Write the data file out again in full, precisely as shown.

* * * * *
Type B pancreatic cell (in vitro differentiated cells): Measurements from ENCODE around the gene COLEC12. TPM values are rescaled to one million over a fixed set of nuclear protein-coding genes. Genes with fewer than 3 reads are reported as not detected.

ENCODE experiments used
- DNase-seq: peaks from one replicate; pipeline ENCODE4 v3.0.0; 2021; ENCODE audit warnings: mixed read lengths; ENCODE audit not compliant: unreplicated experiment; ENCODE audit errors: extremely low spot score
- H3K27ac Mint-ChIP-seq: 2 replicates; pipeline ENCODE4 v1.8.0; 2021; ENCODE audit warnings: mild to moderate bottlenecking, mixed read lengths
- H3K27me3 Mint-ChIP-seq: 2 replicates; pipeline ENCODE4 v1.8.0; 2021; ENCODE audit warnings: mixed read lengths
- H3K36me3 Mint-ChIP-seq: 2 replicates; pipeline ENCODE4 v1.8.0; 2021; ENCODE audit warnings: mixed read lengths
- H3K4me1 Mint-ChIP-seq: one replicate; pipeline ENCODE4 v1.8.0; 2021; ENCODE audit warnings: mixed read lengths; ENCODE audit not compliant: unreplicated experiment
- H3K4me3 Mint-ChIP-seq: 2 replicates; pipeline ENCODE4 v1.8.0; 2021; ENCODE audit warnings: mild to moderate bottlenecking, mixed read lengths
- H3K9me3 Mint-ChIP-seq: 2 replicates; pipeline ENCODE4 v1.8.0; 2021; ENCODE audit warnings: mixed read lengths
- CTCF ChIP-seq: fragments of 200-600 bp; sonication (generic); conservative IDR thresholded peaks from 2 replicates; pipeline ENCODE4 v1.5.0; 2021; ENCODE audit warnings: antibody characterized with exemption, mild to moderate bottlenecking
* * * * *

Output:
Type B pancreatic cell (in vitro differentiated cells): Measurements from ENCODE around the gene COLEC12. TPM values are rescaled to one million over a fixed set of nuclear protein-coding genes. Genes with fewer than 3 reads are reported as not detected.

ENCODE experiments used
- DNase-seq: peaks from one replicate; pipeline ENCODE4 v3.0.0; 2021; ENCODE audit warnings: mixed read lengths; ENCODE audit not compliant: unreplicated experiment; ENCODE audit errors: extremely low spot score
- H3K27ac Mint-ChIP-seq: 2 replicates; pipeline ENCODE4 v1.8.0; 2021; ENCODE audit warnings: mild to moderate bottlenecking, mixed read lengths
- H3K27me3 Mint-ChIP-seq: 2 replicates; pipeline ENCODE4 v1.8.0; 2021; ENCODE audit warnings: mixed read lengths
- H3K36me3 Mint-ChIP-seq: 2 replicates; pipeline ENCODE4 v1.8.0; 2021; ENCODE audit warnings: mixed read lengths
- H3K4me1 Mint-ChIP-seq: one replicate; pipeline ENCODE4 v1.8.0; 2021; ENCODE audit warnings: mixed read lengths; ENCODE audit not compliant: unreplicated experiment
- H3K4me3 Mint-ChIP-seq: 2 replicates; pipeline ENCODE4 v1.8.0; 2021; ENCODE audit warnings: mild to moderate bottlenecking, mixed read lengths
- H3K9me3 Mint-ChIP-seq: 2 replicates; pipeline ENCODE4 v1.8.0; 2021; ENCODE audit warnings: mixed read lengths
- CTCF ChIP-seq: fragments of 200-600 bp; sonication (generic); conservative IDR thresholded peaks from 2 replicates; pipeline ENCODE4 v1.5.0; 2021; ENCODE audit warnings: antibody characterized with exemption, mild to moderate bottlenecking